Chafing is an issue of friction. It occurs frequently in areas of the body where the skin has to deal with large amplitudes of frequent movement, and is common in triathletes and cyclists due to the repetitive nature of pedalling, which causes friction at the interface of the saddle and groin/top of thigh/undercarriage. The forces from the cycling short or tri-suit moving across the skin under tension from the saddle cause the skin to become irritated. In triathletes the same issue can occur at the armpit while swimming. The cause is nearly always a combination of position, equipment, fit and skin vulnerability.
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For armpit chafing, the solutions are relatively straightforward. Make sure your skinsuit, tri-suit or wetsuit is allowing free movement without feeling too tight, which increases the frictional load. You can also manage the skin/suit interface by applying a lubricant. Use a product that has a good emollient quality. This is its slippiness and reduces the frictional load across the skin.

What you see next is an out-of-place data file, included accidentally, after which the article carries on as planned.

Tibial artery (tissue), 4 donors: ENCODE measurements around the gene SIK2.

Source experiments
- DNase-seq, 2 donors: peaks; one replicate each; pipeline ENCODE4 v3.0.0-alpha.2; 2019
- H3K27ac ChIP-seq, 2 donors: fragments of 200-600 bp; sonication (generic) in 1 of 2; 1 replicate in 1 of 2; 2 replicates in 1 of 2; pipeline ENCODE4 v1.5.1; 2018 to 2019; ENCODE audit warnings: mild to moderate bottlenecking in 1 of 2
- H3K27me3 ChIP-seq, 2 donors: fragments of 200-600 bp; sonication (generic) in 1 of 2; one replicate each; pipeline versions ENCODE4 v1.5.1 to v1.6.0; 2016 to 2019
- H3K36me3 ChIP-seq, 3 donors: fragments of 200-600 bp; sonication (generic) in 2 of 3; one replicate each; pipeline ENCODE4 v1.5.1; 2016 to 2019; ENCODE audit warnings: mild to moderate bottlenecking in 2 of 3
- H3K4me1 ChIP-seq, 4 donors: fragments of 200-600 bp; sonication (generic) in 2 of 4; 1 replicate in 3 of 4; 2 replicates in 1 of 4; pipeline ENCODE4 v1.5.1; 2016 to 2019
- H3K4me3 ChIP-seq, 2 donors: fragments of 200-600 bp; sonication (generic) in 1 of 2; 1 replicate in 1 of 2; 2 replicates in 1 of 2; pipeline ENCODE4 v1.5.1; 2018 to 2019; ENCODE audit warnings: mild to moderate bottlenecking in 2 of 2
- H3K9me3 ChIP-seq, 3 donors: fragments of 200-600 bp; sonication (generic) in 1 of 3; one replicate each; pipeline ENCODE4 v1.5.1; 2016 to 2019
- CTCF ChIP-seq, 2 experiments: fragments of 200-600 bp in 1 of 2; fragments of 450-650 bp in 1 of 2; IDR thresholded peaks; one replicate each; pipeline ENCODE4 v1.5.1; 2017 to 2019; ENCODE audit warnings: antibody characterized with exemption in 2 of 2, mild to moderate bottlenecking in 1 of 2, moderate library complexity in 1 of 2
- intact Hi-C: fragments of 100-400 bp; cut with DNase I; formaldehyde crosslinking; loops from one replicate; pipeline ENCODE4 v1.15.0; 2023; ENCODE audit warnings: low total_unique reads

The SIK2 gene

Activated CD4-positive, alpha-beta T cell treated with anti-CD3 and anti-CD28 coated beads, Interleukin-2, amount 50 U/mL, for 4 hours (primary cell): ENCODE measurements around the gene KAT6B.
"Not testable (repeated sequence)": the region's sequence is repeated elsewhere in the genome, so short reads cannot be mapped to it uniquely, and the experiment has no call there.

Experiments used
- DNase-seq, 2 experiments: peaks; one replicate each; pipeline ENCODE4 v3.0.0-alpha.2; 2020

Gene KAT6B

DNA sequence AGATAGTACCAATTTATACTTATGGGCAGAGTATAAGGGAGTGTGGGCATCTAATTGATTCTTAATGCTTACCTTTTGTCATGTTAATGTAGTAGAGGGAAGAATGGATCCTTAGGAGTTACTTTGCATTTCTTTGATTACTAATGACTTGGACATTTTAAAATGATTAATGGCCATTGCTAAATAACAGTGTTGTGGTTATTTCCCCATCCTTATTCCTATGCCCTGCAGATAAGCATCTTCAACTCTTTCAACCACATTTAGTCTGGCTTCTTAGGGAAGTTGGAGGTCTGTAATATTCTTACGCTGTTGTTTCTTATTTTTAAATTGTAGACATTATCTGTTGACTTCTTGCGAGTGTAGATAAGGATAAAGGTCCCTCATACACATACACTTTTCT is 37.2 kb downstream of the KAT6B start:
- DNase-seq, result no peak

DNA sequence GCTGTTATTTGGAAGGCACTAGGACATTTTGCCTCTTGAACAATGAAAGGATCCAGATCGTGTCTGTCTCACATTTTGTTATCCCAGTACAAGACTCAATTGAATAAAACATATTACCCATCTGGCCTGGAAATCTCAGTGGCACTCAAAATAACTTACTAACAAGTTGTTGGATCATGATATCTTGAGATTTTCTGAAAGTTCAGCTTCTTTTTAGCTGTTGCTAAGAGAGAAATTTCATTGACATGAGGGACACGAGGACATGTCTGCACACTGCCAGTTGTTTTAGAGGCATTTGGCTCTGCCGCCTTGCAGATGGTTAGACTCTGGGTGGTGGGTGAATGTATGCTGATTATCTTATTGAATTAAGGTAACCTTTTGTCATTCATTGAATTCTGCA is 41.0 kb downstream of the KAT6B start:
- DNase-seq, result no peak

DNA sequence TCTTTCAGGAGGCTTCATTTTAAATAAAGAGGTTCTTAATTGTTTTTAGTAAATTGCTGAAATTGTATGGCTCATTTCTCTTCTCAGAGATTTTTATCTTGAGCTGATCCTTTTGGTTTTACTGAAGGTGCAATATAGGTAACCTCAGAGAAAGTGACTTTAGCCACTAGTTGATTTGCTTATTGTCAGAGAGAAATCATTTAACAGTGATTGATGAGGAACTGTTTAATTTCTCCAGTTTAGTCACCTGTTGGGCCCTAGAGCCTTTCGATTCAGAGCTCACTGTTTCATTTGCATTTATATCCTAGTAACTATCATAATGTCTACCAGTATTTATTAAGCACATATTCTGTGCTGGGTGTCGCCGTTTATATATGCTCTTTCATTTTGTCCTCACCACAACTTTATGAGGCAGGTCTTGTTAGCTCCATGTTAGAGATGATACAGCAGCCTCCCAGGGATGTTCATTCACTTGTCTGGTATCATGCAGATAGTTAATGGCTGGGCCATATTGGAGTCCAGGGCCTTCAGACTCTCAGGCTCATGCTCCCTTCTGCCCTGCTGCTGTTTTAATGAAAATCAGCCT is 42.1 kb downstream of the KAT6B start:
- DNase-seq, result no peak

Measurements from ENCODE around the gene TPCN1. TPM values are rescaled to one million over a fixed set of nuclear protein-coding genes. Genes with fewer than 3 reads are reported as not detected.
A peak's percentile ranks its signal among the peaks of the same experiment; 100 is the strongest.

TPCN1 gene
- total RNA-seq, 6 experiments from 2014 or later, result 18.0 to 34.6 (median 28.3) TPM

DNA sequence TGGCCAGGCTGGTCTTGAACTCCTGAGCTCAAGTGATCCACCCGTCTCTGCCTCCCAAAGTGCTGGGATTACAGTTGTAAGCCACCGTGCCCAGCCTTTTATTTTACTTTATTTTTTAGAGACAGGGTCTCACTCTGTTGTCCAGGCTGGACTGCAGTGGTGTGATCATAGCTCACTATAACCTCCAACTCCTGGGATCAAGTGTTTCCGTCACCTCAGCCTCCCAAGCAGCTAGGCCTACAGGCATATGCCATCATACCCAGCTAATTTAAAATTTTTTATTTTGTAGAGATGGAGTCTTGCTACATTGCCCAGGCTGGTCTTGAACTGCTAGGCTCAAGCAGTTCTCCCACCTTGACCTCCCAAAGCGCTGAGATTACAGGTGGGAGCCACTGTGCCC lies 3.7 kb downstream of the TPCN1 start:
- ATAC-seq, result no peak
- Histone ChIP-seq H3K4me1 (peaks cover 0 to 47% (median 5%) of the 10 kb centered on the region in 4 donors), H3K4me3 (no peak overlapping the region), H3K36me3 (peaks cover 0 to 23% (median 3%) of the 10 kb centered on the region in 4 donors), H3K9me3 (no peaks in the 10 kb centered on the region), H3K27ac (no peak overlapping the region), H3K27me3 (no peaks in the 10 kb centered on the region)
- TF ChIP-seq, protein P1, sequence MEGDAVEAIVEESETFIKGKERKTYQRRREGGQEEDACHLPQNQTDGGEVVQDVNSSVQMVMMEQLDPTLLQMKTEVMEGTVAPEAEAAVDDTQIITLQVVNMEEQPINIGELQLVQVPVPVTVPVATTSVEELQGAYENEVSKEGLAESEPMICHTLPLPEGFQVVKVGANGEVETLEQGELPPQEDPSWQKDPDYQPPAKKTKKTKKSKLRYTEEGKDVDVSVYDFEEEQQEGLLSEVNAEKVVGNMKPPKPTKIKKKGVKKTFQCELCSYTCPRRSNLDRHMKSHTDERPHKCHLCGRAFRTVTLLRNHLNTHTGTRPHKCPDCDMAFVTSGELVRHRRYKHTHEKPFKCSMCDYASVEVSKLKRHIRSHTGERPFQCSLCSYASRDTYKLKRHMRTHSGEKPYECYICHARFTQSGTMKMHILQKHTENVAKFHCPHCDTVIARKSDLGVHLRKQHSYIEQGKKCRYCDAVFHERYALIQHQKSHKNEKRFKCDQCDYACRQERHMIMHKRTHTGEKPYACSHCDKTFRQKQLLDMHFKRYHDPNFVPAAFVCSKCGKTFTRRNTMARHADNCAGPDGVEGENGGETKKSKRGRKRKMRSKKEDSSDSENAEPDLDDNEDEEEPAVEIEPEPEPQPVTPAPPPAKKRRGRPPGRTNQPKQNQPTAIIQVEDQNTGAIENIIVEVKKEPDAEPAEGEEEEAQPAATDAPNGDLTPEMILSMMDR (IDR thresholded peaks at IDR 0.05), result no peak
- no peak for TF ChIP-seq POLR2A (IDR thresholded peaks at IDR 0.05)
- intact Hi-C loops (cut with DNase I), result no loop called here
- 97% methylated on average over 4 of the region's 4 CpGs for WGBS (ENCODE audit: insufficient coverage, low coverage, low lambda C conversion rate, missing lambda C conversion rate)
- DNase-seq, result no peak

Saddle chafing is somewhat more multifactorial. Again, correctly fitting kit is important –shorts that aren’t too tight or loose so the material rucks up in the groin. However, the position, width and shape of the saddle is also key. Often, too wide a saddle will lead to chafing, but if a saddle is set too far forward this can force you to sit in the wrong place and mimic a width issue. A classic mistake is to use a spilt-nose TT saddle on a road bike where the front is too wide to allow a free road pedalling action.
Again, using a good emollient or chamois cream is useful in cycling to reduce the friction between the skin and other surfaces. Some people are more vulnerable to chafing due to the type or nature of their skin health and may find they have to use creams more than other triathletes. Heat and sweat complicate things further, so what we grandly call ‘environmental management’ can help. One simple example is to use a fan when training indoors.